Once dilapidated, Burnham’s Field in Gloucester, Mass. is getting a dose of new life thanks to funding – plus the efforts of some dedicated community members.
The field had not undergone any major renovations in 30 years.
That all changed when a community group called the Friends of Burnham’s Field decided to pitch in to help revitalize the field. John McElhenny, the group’s founder, said it started three or four months ago with a modest membership of three to five people.
“Now it’s probably up to thirty or forty people who have contacted us and said, ‘I care about Burnham’s Field. I want to be involved too,’” McElhenny says. “There’s really a lot of momentum behind the Friends of Burnham’s Field.”
The community garden, which began in 2011, was one of the first steps to revitalization. McElhenny says the garden has 20 plots. Families get their own plot, where they grow vegetables and flowers. The garden has created a community of people who care about the field, and that has led to more frequent cleanups, removal of graffiti and repairs to the field’s fencing.
More improvements are set to get underway this spring with the help of more than $345,000 in funding from community development block grants, state Department of Environmental Protection funds and contributions from the Community Preservation Committee. McElhenny says the funds will go to two new playgrounds, one for toddlers, and one for older kids; improved lighting; pathways through the field; renovations to the two basketball courts; an area for kids to play in hot weather; and restroom facilities.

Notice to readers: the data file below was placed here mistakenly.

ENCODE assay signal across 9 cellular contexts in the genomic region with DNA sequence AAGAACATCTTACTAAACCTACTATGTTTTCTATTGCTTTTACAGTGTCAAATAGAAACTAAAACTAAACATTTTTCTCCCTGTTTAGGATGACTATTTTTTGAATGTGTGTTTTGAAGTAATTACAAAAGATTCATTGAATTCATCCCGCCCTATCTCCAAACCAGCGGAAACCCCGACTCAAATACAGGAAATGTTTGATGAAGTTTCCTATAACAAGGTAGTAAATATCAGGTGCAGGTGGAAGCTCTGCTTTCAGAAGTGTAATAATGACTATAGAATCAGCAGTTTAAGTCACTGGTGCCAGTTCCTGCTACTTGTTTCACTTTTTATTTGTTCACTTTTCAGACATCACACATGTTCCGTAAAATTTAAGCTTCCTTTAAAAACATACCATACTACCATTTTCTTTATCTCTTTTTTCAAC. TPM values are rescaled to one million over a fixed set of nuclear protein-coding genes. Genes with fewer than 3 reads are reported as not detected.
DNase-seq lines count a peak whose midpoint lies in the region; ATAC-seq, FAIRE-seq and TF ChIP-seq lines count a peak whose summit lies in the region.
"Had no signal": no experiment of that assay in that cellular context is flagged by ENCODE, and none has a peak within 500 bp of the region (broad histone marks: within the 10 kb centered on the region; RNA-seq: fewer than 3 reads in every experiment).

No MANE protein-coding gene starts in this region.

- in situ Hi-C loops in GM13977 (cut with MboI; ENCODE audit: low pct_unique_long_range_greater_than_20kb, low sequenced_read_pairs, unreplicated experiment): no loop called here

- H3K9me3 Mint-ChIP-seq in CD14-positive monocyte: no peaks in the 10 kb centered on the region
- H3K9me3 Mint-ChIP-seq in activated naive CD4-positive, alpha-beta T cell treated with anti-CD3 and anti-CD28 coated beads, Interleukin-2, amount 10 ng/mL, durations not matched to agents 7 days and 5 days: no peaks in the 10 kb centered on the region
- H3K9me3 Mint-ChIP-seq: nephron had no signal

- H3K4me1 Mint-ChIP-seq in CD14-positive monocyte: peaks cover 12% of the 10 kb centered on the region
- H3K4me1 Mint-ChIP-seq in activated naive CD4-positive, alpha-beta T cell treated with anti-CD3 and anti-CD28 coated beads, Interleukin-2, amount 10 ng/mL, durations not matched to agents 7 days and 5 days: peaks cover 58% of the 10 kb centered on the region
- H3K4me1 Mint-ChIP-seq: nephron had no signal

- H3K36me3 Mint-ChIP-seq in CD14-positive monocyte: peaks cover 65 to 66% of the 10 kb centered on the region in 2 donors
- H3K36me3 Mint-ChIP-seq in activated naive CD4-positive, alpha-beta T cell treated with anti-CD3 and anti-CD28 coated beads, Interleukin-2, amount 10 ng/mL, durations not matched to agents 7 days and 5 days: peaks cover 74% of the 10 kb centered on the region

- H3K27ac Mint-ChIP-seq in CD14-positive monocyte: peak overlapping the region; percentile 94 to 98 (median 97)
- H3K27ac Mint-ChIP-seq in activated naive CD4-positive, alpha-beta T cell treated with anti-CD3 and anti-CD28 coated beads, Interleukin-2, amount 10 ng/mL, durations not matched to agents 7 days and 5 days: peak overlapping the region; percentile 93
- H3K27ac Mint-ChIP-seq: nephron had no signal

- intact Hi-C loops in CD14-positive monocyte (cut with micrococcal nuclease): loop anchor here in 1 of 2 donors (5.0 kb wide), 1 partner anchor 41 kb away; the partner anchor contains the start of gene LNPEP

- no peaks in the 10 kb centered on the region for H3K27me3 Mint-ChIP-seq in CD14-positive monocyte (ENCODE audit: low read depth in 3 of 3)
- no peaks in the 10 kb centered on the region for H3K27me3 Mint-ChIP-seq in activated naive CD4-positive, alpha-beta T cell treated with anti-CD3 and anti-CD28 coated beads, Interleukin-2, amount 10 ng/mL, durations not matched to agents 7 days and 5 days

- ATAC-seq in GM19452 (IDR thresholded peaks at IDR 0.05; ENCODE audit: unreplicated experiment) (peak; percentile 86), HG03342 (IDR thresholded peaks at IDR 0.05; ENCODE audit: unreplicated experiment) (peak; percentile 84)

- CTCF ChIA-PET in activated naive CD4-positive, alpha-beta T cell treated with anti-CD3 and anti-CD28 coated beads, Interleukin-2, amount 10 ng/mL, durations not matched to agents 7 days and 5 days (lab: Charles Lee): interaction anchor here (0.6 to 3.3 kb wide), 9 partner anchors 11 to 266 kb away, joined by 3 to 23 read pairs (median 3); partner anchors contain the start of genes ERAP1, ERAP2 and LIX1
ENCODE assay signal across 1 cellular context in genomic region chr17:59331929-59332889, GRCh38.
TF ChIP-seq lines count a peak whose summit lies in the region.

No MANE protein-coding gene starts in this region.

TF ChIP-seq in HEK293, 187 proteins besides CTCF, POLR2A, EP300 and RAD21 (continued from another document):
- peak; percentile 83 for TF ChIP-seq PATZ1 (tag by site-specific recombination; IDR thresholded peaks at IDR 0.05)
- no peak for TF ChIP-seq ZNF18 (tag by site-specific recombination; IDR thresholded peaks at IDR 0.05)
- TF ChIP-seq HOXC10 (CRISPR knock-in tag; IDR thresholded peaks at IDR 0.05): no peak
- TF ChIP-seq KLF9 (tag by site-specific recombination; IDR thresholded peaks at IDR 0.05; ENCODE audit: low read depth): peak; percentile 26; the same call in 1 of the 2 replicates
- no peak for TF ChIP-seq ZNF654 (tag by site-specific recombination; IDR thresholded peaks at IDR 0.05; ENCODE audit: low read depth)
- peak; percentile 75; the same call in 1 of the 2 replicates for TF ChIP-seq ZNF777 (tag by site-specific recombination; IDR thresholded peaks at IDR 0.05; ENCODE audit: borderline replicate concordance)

McElhenny says he had the support of local politicians in securing funding for the project. Stephen Winslow, senior project manager at Gloucester’s Community Development office, helped organize the grant process. State Senator Bruce Tarr and Gloucester Mayor Carolyn Kirk have also been supportive.
“Burnham’s Field sits in the heart of Downtown Gloucester and serves as a prime spot for play, basketball and pick-up soccer games by hundreds of area youth,” Winslow says. “Neighbors had sounded the alarm that old facilities, lack of lighting, trash and drug use made the field less and less desirable for families. CDBG funding proved invaluable in getting the ball rolling on planning and implementing a park rehabilitation and have resulted in over a 1 to 1 match in state and local funding. Mayor Carolyn Kirk and other local officials will all join with the community on May 3rd to finally break ground on this project that has been 5 years in development and design. ”